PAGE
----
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Analysis: IBM Stays the Course as Linux Strategy Bears Fruit

Feb 05, 2001, 11:30 (0 Talkback[s])
(Other stories by Scott Courtney)

By Scott Courtney, LinuxToday

IBM President Samuel Palmisano's keynote address at LinuxWorld Expo last week may have contained no surprises, but that's good news for Linux advocates as the company extends its commitment to Open Source systems. Within the keynote itself, the press conference that followed, and a cluster of product-specific announcements, the implied message from IBM management is, "We made the right decision in backing Linux."

Last year IBM announced a number of Linux products and strategic initiatives, including a US $1 billion investment in Linux technology initiatives. Even IBM does not toss around the word "billion" lightly when discussing new business opportunities, and the company clearly feels that the investment will be repaid with interest, and Palmisano talked at length about why IBM is so confident. Thor Olavsrud's article on Enterprise LinuxToday is a nice report on the address, in which Palmisano takes aim at what he calls the "four myths of Linux." The pro-Linux statements from IBM management have become less tentative with time, and today's keynote contained a pretty blunt assertion by IBM: "We have made a choice. We have voted for Open Source industry standards."

The question then becomes not "what did they say?" but rather "what do they mean?" IBM is pushing Linux hardware at all platform tiers, but hardware revenue alone will not make good on that billion dollar bet. And IBM can hardly be called an Open Source zealot -- in fact, major products like DB2 are unlikely to go Open Source any time soon. "Voting" for Open Source may not mean the same to IBM as it means to a nonprofit project team. It's a question of ideology versus pragmatism, and IBM has pragmatic reasons for supporting Open Source in general and Linux in particular.

To a certain extent -- though IBM is not saying this directly -- there is bound to be an anti-Microsoft agenda. IBM pays royalties to Microsoft for every Windows-based system it ships, but more important is the fact that IBM lost the initiative in defining PC platform standards, and Linux could help to bring back that lost control -- or at least take it away from a partner-competitor. IBM has considerable investment in chip design and foundries, and any gains by Linux mean opportunity for IBM microprocessors as well as a dent in the dominance of Wintel architecture. Yet all of these things together do not explain why IBM is waxing poetic about the virtues of Linux.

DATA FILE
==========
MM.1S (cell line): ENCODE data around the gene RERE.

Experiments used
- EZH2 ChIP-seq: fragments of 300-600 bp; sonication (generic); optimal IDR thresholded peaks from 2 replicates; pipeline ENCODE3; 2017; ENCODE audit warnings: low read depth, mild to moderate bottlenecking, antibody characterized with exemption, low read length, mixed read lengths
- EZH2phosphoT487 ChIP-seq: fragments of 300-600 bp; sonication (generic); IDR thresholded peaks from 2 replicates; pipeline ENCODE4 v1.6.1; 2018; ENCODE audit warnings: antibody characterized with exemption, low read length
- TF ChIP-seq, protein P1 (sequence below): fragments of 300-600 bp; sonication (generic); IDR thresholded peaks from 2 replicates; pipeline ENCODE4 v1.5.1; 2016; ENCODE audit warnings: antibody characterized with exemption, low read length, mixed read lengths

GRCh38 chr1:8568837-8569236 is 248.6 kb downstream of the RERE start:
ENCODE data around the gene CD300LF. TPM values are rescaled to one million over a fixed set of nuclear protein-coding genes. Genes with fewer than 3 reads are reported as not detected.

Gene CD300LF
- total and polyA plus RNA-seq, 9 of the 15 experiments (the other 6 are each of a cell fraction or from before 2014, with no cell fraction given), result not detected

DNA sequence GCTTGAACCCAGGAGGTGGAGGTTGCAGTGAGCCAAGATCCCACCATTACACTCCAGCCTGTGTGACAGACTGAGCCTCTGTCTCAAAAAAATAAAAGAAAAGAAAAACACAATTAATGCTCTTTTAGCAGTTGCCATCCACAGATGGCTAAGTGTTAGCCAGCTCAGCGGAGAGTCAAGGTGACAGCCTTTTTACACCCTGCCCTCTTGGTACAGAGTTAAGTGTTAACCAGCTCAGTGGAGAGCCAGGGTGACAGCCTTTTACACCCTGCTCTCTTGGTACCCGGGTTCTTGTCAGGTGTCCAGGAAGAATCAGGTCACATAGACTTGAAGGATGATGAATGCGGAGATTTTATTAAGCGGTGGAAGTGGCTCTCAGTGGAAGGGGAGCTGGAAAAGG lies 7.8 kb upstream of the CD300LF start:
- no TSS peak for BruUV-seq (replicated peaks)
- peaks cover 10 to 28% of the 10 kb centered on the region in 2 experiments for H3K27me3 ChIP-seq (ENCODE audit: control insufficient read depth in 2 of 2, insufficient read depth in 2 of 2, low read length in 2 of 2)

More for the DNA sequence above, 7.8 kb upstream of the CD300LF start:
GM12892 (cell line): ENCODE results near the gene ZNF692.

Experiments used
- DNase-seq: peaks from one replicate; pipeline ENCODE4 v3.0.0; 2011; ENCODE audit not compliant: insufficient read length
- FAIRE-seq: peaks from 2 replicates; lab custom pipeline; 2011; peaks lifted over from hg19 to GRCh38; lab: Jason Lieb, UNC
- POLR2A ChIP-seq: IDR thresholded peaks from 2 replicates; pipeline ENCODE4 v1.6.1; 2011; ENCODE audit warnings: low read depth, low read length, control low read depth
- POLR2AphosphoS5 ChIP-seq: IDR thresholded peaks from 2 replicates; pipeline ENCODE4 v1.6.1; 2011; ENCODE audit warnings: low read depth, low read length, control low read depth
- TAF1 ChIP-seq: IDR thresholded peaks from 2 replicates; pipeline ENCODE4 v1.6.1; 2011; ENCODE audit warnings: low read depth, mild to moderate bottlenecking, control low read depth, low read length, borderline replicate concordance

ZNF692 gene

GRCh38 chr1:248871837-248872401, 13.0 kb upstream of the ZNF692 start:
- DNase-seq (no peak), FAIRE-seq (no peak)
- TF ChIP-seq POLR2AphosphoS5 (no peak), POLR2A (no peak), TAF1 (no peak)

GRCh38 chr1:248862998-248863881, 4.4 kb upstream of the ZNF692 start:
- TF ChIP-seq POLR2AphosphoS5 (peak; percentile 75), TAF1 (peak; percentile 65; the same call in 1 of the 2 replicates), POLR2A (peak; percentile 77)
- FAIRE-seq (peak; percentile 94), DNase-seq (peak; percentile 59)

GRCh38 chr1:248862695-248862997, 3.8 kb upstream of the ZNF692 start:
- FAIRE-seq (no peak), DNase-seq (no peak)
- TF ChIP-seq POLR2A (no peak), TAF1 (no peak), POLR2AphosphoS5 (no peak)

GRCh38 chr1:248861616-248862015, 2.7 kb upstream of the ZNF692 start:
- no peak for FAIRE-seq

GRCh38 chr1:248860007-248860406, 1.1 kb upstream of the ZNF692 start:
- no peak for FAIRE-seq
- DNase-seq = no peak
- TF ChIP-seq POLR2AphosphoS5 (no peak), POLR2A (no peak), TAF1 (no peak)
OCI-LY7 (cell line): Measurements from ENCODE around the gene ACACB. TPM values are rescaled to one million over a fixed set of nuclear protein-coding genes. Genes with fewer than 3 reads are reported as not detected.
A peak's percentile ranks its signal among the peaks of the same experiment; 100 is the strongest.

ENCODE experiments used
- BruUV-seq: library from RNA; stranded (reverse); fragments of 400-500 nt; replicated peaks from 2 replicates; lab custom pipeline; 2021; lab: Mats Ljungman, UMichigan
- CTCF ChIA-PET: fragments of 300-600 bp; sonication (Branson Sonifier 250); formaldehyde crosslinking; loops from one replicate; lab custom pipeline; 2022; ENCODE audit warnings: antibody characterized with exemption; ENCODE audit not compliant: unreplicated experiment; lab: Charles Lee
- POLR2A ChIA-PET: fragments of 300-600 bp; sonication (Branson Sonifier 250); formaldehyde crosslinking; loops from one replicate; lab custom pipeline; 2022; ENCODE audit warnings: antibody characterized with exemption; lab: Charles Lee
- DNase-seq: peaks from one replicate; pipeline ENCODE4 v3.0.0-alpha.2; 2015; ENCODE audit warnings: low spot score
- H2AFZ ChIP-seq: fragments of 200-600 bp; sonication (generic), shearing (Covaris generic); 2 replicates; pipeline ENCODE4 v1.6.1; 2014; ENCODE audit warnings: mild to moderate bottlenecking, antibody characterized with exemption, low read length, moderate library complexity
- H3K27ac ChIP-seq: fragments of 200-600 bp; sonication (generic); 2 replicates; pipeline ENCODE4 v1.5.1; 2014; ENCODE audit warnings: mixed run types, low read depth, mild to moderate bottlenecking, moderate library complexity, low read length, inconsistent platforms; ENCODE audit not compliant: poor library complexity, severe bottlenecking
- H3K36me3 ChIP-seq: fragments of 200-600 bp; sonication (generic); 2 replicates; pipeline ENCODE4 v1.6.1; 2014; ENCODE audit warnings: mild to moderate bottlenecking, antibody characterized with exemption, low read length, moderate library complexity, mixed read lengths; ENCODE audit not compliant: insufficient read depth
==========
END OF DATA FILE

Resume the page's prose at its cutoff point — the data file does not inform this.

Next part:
The announcements behind the keynote offer a strong indication that middleware and services, rather than hardware, drive the company's revenue expectations. It has taken a while to flesh out the strategy that was outlined last summer, but real products are emerging at a steady pace and there are more to come. DB2 Universal Database is available for Linux on platforms from handhelds to massive servers. CICS Transaction Gateway offers developers an API framework for blending Linux applications with traditional mainframe systems, and the popular MQSeries service brings message-oriented middleware (MOM) to Linux. WebSphere, now integrated with Apache, provides a full-scale web application server. Additional products, such as Tivoli Storage Manager (formerly ADSM), Tivoli Management Environment, and Tivoli SecureWay Policy Director, round out the middleware segment.

Oddly, IBM executives see no immediate need to release a COBOL compiler for Linux. Customers don't need it, according to Irving Wladawsky-Berger, vice president of technology and strategy in the Server Group. He and a colleague remarked that customers are using Linux to integrate with existing COBOL applications rather than migrating the applications themselves onto Linux. Applications that are migrated are being rewritten in C++ or Java rather than being kept in COBOL. The lack of demand for Linux-based IBM COBOL has not stopped the company from bringing other languages to Linux: VisualAge Java has been supported on Linux for months, and an object-oriented version of the REXX language is now available for free download.

There is no IBM-branded Linux distribution in sight, and the software offerings are clearly focused on the high end, where IBM hopes its customers will look to IBM Global Services for help designing and integrating large-scale solutions. Though less visible than packaged products such as servers, IBM Global Services is a large operation and the company is counting on Linux to grow this highly-profitable business segment. The process of Linux adoption raises issues of support and training for IBM's enterprise customers, and IBM sees an opportunity in addressing those needs. The announced spending level is US $300 million over a three-year period, invested in building up Global Services infrastructure to meet the needs of Linux clients.

The overriding theme to IBM's latest Linux efforts, and to the way in which they are being announced, seems to be "what we said before, and more so." For companies that are hesitating at the threshold of Linux, IBM's increasing confidence may prove contagious.

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